Sovereign Default Swaps at Record Over Companies on Deficits
Investors are paying record-high premiums to insure against default on European sovereign bonds relative to corporate notes as governments struggle to reduce fiscal deficits while companies repair balance sheets.
An index of credit-default swaps on 15 European governments now exceeds a gauge of investment-grade credit risk by about 50 basis points, according to data from CMA and JPMorgan Chase & Co. Corporate swaps are historically more expensive than sovereign contracts.
The gap between the indexes “highlights the difference between how fundamentally strong non-financial corporate credit is versus how weak governments are,” said Aziz Sunderji, a credit strategist at Barclays Capital in London. “Corporate balance sheets look strong, cash liquidity buffers are large, and earnings have surprised to the upside. Most of the problems are originating from the sovereign side.”
Greece, Ireland and Portugal’s efforts to reduce the region’s biggest fiscal deficits are being hampered by declining tax revenue as budget cuts slow growth and boost unemployment. Corporate treasurers are enjoying surging profits after slashing headcounts and costs during the worst recession in decades.
The net amount of protection bought and sold on western European nations using swaps has jumped 13.8 percent so far this year to $134.5 billion, while the total global net notional during the same period fell 6.6 percent to $2.35 trillion, according to the Depository Trust & Clearing Corp., which runs a central registry that captures most trades.
Corporate Debt Falls
Companies in Britain’s benchmark FTSE 100 share index pared total debt by 185 billion pounds ($290 billion) over the past year to 2.16 trillion pounds at the end of the second quarter, the lowest level in two years, Bloomberg data show. Debt of non- financial borrowers in the Bloomberg European 500 Index declined 33.4 billion euros ($44 billion) to 2.5 trillion euros.
Confidence in non-financial companies is benefiting from improving profitability, more deleveraging and the ability to raise new equity, which governments can’t do, said Vivek Tawadey, head of European credit research strategy at BNP Paribas SA in London.
“Investors are finding that there’s much more clarity and transparency in the non-financial sector,” he said.
The Markit iTraxx SovX Western Europe Index is trading at 156.5 basis points, near an all-time high, while the Markit iTraxx Europe Index has more than halved from its 2008 peak to 106.25. Markit’s sovereign gauge, where Europe’s indebted peripheral countries are more heavily represented, has exceeded the corporate measure since March.
Contracts on Ireland surged 38 basis points to a record 428.3 basis points today, according to CMA, on growing concern the cost of bailing out Anglo Irish Bank Corp. will increase. The country’s Finance Ministry said there’s “no truth in a rumor” that the government may ask for external aid for its finances.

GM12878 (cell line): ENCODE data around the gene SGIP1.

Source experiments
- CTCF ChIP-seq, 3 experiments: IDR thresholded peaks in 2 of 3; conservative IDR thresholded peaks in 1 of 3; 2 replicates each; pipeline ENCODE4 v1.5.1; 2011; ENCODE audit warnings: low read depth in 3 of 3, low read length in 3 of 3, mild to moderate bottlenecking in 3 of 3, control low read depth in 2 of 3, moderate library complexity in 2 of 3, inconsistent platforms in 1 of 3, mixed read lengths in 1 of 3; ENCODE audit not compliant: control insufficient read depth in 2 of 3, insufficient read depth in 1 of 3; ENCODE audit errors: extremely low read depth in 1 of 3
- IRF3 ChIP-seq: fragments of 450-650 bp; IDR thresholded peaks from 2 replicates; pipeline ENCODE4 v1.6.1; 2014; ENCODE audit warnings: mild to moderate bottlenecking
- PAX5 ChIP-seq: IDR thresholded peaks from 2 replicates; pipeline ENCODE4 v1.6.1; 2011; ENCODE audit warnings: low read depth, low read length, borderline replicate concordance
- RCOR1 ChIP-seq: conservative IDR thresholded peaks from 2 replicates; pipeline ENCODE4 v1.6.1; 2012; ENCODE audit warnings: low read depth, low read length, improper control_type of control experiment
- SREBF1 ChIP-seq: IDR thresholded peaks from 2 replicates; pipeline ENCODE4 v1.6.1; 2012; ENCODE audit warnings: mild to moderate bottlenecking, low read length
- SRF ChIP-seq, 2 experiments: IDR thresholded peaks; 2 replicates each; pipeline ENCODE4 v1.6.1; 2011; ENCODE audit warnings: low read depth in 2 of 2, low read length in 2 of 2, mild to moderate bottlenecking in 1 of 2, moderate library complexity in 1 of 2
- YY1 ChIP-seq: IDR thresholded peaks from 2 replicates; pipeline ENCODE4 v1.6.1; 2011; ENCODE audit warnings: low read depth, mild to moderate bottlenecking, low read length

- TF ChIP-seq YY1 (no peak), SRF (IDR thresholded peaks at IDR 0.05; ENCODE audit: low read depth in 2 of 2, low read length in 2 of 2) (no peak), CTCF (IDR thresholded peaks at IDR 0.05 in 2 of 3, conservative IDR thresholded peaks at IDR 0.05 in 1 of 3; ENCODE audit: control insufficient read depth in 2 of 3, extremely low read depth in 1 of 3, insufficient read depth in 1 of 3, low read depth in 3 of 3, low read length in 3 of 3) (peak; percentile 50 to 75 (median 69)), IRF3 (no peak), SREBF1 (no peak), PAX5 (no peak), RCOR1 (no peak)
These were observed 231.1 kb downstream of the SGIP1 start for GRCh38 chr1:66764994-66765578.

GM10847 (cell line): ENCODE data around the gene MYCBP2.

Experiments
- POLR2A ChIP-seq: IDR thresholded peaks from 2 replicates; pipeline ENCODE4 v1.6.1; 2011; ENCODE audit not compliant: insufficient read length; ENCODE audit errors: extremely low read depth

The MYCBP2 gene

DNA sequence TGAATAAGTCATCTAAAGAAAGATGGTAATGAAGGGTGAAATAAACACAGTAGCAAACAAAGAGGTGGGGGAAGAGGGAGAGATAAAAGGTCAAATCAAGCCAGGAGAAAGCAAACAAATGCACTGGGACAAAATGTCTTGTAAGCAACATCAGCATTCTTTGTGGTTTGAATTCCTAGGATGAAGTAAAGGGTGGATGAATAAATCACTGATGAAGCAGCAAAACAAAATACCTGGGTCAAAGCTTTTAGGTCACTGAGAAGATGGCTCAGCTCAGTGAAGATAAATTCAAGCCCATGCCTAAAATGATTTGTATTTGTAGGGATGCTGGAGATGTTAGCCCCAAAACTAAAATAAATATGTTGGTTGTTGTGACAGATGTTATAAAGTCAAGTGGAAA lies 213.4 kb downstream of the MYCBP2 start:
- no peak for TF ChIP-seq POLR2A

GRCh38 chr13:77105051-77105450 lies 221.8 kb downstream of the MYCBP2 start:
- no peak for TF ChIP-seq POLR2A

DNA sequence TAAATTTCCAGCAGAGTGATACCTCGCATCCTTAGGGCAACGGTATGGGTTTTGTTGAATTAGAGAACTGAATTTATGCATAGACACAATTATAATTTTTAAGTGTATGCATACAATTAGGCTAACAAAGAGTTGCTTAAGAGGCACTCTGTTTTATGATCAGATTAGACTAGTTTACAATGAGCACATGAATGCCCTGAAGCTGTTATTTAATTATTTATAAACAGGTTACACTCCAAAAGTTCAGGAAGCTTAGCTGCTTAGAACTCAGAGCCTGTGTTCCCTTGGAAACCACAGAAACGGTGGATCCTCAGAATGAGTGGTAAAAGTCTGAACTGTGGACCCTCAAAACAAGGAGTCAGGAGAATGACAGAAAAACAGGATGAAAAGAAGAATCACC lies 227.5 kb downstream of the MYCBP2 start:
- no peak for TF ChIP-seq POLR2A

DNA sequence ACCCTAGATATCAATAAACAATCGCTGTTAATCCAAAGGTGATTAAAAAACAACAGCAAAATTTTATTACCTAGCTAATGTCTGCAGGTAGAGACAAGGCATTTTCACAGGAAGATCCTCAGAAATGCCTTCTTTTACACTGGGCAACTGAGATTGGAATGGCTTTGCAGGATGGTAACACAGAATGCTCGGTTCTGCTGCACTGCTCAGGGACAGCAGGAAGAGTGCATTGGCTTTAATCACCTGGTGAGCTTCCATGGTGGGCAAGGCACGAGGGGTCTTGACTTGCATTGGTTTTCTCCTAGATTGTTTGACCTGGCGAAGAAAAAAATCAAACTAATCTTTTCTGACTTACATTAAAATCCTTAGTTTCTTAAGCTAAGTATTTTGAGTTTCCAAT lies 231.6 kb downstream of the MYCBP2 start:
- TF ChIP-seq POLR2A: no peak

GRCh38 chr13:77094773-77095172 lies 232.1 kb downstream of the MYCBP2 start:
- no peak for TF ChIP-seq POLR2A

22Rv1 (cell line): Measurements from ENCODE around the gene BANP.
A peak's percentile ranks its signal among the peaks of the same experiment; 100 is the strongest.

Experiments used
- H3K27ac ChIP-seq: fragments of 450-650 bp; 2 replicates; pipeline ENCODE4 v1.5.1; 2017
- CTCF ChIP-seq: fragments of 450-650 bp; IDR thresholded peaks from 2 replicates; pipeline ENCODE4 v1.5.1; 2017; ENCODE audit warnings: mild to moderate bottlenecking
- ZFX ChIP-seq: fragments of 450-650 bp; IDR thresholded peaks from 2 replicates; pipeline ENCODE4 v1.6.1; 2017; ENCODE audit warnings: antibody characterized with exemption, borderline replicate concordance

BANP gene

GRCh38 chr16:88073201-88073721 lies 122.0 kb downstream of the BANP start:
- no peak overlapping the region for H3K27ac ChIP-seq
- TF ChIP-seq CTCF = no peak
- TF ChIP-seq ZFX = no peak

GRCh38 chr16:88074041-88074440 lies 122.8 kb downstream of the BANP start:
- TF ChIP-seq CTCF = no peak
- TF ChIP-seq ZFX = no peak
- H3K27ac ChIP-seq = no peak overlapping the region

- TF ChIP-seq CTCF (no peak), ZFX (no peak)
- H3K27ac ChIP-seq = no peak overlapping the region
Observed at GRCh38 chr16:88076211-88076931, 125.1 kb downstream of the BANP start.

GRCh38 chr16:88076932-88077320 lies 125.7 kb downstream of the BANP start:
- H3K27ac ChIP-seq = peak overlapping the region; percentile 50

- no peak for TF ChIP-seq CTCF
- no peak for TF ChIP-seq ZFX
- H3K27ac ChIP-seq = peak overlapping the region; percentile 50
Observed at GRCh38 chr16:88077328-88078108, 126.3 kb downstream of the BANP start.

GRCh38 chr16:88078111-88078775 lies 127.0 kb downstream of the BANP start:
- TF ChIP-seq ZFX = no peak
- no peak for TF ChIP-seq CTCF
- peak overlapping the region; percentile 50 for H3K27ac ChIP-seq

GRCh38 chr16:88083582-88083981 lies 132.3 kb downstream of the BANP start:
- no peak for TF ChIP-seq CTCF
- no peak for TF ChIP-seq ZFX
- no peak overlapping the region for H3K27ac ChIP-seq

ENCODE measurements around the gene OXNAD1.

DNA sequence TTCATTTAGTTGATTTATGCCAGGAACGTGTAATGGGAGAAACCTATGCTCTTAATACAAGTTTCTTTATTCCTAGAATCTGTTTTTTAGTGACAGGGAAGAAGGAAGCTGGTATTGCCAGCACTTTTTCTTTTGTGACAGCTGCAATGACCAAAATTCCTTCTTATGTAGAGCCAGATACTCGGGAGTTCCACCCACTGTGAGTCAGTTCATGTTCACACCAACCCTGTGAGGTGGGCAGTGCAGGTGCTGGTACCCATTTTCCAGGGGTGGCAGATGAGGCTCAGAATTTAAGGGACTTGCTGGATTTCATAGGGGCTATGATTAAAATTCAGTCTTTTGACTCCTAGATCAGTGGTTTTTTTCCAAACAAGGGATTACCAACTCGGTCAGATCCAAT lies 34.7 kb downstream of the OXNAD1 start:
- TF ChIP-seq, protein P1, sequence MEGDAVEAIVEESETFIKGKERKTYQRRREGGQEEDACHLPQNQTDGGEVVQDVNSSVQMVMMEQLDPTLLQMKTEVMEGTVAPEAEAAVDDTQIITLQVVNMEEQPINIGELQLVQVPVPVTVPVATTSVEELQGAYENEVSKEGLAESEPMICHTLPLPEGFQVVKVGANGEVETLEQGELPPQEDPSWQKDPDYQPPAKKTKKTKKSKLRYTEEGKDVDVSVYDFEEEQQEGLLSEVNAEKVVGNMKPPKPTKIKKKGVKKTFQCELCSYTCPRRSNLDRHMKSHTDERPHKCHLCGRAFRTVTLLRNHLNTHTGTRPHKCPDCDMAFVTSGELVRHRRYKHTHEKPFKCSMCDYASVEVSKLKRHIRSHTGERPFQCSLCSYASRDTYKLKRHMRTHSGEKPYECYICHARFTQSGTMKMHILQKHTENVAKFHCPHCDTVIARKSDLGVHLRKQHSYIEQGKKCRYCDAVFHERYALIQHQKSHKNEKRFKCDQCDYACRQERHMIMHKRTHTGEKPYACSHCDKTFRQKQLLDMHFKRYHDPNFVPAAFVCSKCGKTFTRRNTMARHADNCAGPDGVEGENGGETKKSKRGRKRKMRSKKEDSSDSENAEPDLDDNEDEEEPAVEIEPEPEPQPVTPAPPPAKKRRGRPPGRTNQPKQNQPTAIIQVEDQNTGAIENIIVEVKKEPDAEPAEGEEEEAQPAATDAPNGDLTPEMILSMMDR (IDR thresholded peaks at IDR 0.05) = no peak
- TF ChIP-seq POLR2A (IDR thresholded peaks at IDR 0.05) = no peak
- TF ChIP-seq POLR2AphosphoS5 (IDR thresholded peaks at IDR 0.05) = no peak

Credit-default swaps pay the buyer face value in exchange for the underlying securities or the cash equivalent should a company fail to adhere to its debt agreements. A basis point on a contract protecting 10 million euros of debt from default for five years is equivalent to 1,000 euros a year.
The cost of insuring Portuguese government debt exceeds default swaps on Portugal Telecom SGPS SA by 164 basis points, while contracts on Spain cost 90 basis points more than on Madrid-based Telefonica SA and swaps on Italy cost 26 more than the nation’s biggest utility Enel SpA, CMA prices show.
“We’re in a situation where corporates can and do and will trade through sovereign ceilings,” said Simon Ballard, a strategist at RBC Capital Markets in London. “Conventional thinking suggests that’s wrong and unsustainable, but people are looking more idiosyncratically at the market.”
In the U.S., 19 companies in the Markit CDX North America Investment Grade Index have swaps that are trading below contracts on Treasuries, the most since February when derivatives on 41 companies were cheaper than swaps on the world’s largest economy, CMA data show.
Net debt for non-financial borrowers in the Standard & Poor’s 500 Index fell $33 billion in the second quarter to a three-year low of $1.56 trillion, according to the most recent company data compiled by Bloomberg. That drove leverage to 1.2 times earnings before interest, taxes, depreciation and amortization, down from 1.5 a year earlier and the lowest since the end of 2005. Net debt subtracts total cash, marketable securities and collateral from the sum of short- and long-term borrowings.
Bloomberg moderates all comments. Comments that are abusive or off-topic will not be posted to the site. Excessively long comments may be moderated as well. Bloomberg cannot facilitate requests to remove comments or explain individual moderation decisions.